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Self-Empowerment: How Women Can Protect Their Own Health And Wellness

 Amanda Winstead

Women live with a range of health conditions and wellness needs. For example, 1 in 4 women live with a disability. Ten million experience menorrhagia or heavy menstrual bleeding. And many more go through intimate partner violence.

Women live with a range of health conditions and wellness needs. For example, 1 in 4 women live with a disability. Ten million experience menorrhagia or heavy menstrual bleeding. And many more go through intimate partner violence.

We all have health needs we must accommodate and wellness goals we’re trying to achieve. But it’s hard to do either when you don’t have a supportive healthcare team, wellness resources, or the confidence to pursue what you need.

Protecting your own health and wellness can be especially empowering. With that self-empowerment, you can build a supportive healthcare team and a list of wellness resources that fuel good health.

Let’s discuss this and how better to protect your health and wellness in more detail below.

Be a Self-Advocate at the Doctor’s Office

According to a survey by TODAY and SurveyMonkey, 52% of women agreed that gender discrimination towards patients was a prevalent issue in the healthcare system, with 17% saying they’d been treated differently by a medical professional.

As horrifying as this is, we can’t ignore that any woman that walks into a healthcare facility is at risk of being treated differently because of their gender. This phenomenon could have serious ramifications, and with 25% of women in that same survey reporting their medical provider ignored their pain, it could lead to preventable deaths as well.

How can women ever feel safe and supported in a system where doctors and other medical professionals are liable to dismiss women's pain and treat them differently because of their gender?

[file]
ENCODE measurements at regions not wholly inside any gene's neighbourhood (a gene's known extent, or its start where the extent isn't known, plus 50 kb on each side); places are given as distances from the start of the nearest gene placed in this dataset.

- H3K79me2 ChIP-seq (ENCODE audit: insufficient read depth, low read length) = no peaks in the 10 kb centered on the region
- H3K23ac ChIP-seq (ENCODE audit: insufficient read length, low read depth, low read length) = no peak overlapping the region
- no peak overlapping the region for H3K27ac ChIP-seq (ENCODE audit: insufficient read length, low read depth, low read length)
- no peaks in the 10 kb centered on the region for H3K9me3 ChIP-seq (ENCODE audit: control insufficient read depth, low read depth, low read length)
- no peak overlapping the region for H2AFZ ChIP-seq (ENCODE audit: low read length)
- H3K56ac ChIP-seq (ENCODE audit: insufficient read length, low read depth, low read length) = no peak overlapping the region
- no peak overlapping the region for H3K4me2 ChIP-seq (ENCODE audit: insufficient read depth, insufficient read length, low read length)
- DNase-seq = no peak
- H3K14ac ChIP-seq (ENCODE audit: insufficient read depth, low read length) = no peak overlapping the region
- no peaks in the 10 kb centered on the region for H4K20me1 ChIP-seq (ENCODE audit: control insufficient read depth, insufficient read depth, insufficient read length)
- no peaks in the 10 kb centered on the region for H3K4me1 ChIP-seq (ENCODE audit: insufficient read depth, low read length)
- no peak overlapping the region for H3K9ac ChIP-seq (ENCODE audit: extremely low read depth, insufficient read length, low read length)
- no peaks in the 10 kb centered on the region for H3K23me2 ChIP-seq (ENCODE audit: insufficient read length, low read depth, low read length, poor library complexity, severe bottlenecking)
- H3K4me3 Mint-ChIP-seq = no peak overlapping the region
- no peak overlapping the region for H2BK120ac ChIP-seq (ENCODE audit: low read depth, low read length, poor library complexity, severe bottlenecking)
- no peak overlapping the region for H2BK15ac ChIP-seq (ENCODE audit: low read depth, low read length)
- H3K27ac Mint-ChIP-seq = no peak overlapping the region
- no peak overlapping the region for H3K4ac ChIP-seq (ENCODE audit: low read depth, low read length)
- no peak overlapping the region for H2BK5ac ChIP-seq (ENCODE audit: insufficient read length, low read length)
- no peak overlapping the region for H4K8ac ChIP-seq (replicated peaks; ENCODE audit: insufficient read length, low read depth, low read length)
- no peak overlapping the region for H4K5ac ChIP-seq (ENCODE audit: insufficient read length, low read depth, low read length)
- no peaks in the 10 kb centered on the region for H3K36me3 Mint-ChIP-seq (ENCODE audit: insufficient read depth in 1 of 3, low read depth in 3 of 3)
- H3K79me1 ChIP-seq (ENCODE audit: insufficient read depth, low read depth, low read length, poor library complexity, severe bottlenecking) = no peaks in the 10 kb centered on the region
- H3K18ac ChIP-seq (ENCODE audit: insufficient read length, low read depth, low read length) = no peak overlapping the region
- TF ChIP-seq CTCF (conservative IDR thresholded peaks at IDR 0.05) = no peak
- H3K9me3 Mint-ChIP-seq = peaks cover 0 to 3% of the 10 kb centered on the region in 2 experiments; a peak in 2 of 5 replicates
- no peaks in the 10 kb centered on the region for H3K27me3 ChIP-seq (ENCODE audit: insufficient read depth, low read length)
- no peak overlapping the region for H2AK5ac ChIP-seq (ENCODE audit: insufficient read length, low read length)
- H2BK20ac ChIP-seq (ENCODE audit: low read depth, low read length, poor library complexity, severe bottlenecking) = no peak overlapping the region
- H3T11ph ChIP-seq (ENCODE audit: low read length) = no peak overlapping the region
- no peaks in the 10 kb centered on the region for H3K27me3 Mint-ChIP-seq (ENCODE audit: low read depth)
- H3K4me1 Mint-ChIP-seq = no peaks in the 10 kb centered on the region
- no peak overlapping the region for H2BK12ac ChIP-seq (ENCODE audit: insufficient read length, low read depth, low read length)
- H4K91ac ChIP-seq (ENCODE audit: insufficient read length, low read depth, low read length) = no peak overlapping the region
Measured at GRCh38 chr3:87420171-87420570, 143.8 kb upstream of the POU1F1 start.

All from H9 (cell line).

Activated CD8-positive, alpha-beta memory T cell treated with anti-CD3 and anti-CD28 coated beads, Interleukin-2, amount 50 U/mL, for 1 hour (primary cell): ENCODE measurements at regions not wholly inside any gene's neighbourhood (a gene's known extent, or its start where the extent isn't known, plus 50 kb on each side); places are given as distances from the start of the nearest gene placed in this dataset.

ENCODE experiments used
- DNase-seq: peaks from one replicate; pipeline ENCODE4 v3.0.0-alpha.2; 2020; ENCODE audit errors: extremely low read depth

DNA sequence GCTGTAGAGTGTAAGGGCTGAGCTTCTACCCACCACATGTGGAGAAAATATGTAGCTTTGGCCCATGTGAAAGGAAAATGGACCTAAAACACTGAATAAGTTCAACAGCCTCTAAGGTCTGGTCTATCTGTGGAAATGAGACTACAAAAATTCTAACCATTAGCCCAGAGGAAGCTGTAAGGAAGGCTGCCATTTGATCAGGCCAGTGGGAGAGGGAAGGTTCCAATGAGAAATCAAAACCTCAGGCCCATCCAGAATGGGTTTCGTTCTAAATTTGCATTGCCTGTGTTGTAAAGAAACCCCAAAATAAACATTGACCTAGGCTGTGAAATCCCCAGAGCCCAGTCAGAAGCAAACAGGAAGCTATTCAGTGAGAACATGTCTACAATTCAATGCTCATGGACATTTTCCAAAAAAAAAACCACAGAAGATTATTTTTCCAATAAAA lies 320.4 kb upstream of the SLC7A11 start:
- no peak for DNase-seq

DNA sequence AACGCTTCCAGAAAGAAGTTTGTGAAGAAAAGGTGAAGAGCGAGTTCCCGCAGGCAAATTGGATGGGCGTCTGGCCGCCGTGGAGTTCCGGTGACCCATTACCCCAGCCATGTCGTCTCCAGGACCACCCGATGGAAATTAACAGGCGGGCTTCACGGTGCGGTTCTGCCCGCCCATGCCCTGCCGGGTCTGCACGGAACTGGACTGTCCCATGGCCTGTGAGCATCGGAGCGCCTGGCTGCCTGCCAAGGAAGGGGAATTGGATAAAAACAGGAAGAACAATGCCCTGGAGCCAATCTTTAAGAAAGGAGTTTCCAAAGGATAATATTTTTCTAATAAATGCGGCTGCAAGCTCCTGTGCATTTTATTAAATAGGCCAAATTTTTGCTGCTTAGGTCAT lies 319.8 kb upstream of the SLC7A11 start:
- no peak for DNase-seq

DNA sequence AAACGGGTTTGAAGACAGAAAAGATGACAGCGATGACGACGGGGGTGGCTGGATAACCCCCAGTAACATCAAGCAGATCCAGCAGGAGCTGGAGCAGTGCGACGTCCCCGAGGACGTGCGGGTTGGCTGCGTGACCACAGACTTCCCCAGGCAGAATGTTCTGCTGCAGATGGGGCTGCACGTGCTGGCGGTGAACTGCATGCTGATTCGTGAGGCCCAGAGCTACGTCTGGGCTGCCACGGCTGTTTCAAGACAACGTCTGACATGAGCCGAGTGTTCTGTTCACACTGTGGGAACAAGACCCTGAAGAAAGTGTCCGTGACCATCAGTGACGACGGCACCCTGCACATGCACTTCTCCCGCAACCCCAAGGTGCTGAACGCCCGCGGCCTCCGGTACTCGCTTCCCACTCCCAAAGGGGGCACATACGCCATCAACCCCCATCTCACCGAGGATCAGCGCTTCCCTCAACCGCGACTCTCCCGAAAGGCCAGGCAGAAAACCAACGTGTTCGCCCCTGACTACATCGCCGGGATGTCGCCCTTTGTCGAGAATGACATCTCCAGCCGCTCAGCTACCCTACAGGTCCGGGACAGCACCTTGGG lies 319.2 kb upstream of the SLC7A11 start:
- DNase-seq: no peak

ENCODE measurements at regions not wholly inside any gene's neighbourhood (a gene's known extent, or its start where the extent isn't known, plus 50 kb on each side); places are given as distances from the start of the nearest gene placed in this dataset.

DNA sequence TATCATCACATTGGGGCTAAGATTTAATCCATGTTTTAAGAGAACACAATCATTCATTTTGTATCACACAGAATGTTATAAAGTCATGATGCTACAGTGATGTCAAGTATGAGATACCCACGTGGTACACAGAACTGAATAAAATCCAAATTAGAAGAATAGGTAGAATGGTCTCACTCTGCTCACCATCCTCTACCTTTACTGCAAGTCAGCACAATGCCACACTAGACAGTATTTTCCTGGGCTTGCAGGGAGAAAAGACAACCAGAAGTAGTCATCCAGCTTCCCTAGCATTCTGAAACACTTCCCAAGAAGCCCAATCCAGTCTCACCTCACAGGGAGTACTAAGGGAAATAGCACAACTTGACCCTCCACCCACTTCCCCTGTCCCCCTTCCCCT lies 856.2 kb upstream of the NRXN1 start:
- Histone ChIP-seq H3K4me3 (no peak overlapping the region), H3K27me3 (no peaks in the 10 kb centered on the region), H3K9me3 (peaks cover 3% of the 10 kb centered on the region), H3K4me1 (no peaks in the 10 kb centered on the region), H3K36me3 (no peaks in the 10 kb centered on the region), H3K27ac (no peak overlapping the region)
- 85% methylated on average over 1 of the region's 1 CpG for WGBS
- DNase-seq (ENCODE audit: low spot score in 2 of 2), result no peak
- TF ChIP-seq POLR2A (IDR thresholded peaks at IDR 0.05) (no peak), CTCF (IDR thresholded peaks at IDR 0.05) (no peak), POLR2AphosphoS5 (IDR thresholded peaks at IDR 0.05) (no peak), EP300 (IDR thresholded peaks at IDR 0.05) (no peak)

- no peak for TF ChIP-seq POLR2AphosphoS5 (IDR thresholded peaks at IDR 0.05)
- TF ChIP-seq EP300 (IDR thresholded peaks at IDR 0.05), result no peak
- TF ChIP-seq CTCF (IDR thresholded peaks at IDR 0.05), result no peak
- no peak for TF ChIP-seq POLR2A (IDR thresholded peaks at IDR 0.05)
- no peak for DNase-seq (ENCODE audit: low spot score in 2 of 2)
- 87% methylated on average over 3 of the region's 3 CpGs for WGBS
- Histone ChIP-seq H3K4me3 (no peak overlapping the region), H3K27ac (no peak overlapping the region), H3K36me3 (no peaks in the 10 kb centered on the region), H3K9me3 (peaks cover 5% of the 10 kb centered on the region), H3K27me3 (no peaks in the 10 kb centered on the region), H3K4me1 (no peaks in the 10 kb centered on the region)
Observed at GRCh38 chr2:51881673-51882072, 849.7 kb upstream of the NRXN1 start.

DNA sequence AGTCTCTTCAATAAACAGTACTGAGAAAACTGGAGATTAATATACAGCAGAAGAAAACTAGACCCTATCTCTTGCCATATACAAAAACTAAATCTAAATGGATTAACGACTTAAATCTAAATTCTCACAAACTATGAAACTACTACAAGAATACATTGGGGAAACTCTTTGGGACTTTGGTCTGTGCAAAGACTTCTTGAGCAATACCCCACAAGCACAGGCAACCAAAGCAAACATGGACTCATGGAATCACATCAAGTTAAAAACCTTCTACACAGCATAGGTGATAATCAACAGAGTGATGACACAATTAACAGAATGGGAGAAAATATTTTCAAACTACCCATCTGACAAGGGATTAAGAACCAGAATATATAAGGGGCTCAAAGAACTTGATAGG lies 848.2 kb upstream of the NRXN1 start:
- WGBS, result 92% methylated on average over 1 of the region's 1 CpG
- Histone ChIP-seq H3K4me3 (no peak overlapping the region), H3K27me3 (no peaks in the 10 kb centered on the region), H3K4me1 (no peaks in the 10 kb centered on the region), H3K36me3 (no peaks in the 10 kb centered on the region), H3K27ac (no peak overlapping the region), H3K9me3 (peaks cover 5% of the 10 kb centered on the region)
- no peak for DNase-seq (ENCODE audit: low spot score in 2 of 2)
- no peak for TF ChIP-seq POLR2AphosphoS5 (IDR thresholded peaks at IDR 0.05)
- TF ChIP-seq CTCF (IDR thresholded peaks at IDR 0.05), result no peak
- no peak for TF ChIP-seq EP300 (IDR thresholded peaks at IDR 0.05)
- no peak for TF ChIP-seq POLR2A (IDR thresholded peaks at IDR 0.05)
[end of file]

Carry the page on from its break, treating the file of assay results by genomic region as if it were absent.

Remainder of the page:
Well, you may not be able to control your doctor’s behavior. However, you can stand up and advocate for yourself no matter whose office you’re visiting. Do the following to ensure doctors acknowledge your pain and provide the care and resources you need to be healthy:

  • Enlist the help of a patient advocate;
  • Don’t be afraid to get a second opinion;
  • Stay confident in your observations and concerns;
  • Keep a record of your symptoms and bring it to your appointments;
  • Read your post-visit summaries and make sure all information is accurate;
  • Bring a supportive loved one with you to your appointments to back you up. 

The strongest advocate in your health and wellness journey is you.

Embrace Your Emotions

To truly protect your health and wellness, you need to know yourself inside and out, starting with the latter.

We go through all kinds of emotions impacting how we think and behave. Those who try to stuff them down, hide, or ignore their emotions may have a harder time proceeding in their health and wellness efforts, as they haven’t learned how to cope with their emotions healthily.

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On the other hand, those that embrace their emotions, understand how they impact their mind and behavior, and use healthy coping mechanisms to deal with them have a better foundation for their health and wellness.

In addition, emotional stability is empowering. Your relationships improve, as does the way you care for yourself.